Appropriateness of Assumed Versus Absolute White Blood Cell Counts for Estimation of Malaria Parasite Density in Children Population in Ibadan Southwest Nigeria

  • Zacchaeus Folarin Olofin
  • Adebola Orimadegun
  • Catherine Olufunke Falade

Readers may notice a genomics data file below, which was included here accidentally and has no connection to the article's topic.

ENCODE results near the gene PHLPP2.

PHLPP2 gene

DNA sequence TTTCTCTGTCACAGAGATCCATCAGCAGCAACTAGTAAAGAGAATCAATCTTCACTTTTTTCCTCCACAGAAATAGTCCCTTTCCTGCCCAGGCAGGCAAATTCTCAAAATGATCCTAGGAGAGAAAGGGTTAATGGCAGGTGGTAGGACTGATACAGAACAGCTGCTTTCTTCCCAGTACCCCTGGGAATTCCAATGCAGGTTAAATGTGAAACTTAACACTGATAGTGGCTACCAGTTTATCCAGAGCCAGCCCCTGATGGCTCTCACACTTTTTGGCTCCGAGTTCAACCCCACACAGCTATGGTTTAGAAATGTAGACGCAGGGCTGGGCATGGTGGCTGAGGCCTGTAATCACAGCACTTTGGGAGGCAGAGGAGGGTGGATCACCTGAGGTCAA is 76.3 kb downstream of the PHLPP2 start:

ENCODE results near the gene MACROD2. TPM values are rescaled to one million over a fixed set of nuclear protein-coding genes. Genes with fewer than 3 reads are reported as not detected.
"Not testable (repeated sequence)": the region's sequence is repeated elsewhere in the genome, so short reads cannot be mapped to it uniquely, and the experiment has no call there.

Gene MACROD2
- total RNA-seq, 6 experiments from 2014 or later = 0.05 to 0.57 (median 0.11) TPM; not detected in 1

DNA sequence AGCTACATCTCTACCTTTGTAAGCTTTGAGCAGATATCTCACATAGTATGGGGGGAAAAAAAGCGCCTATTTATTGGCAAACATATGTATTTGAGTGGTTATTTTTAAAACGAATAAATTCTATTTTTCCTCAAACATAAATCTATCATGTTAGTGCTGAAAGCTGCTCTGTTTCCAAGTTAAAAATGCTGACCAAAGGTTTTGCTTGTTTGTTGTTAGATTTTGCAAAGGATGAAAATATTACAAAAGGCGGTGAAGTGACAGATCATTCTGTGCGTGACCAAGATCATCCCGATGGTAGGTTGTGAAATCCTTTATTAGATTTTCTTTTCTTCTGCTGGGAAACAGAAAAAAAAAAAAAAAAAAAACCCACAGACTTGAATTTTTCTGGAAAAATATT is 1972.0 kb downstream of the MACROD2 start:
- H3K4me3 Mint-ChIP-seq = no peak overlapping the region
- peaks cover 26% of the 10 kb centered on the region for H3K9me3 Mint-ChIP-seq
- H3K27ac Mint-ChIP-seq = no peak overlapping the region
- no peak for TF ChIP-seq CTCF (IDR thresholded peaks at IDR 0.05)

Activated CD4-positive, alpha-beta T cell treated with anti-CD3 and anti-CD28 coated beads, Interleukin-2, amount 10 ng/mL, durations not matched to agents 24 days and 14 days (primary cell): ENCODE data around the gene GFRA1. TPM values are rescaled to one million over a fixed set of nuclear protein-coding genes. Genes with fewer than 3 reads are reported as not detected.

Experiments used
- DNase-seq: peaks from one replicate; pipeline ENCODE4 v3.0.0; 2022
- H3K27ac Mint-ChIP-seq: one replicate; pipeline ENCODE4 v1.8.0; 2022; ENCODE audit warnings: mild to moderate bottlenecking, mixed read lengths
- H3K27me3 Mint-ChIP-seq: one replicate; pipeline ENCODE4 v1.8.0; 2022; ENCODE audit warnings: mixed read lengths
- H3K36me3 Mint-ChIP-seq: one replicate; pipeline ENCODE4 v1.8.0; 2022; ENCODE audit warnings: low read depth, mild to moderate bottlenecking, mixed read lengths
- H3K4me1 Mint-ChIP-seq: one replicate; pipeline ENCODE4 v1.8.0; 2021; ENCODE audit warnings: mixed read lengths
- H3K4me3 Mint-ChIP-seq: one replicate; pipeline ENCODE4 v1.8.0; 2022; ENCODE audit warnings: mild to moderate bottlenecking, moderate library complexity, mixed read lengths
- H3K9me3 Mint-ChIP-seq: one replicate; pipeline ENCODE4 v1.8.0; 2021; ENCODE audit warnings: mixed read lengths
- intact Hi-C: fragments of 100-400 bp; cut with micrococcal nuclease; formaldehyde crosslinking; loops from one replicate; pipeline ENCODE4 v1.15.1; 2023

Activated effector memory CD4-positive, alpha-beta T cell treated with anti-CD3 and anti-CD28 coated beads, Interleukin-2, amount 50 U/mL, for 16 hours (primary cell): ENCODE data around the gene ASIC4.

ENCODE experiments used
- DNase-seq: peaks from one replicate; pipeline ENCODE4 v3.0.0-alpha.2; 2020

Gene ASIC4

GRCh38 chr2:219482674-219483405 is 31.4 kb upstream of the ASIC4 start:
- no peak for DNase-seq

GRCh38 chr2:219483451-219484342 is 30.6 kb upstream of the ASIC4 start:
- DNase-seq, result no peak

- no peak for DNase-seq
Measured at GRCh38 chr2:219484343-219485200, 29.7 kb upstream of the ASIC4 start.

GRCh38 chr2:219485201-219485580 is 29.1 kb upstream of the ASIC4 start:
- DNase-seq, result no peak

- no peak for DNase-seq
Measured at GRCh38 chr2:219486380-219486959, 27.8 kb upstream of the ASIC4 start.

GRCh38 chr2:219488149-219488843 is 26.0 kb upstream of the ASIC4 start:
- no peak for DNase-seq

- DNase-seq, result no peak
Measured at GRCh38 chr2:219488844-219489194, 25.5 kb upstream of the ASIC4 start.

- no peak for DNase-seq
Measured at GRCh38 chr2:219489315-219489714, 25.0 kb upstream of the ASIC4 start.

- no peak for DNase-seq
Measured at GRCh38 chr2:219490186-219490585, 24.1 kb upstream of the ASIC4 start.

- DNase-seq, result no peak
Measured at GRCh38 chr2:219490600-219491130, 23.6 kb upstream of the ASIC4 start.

Estimation of malaria parasite density is important in diagnosis and assessment of individuals on antimalarial drugs. The use of either patient’s actual white blood cell (WBC) counts or an assumed value of 8000/mm3 to calculate malaria parasite density is still controversially discussed in literature. This study was carried out to investigate the agreement between the two methods of calculating malaria parasite density in children. Data on parasite and WBC counts were extracted from 796 case record forms of children aged 3 to 120 months who participated in four antimalarial clinical trials conducted between 1998 and 2014. Criteria for enrolment into the clinical trials included symptoms compatible with acute uncomplicated malaria, microscopically confirmed malaria parasitaemia of at least 1000/µL and absence of danger signs of severe malaria. All the studies received relevant ethical approval. A Bland Altman plots was used to show level of agreement or bias between the two methods.  Male participants constituted 54.9%. Overall mean age was 47±31 months and mean WBC was 7807±4888/mm3. Geometric mean parasite density using assumed and actual WBC were 15,870 parasite/µL and 14,139 parasite/µL (ρ<0.001) respectively. Bland Altman plots showed that mean differences between parasite densities calculated from assumed and actual WBC densities were close to zero suggesting no remarkable systematic bias. Using an assumed white blood cell counts for calculating parasite density appears appropriate in children aged 3 to 12months  in Southwest Nigeria.


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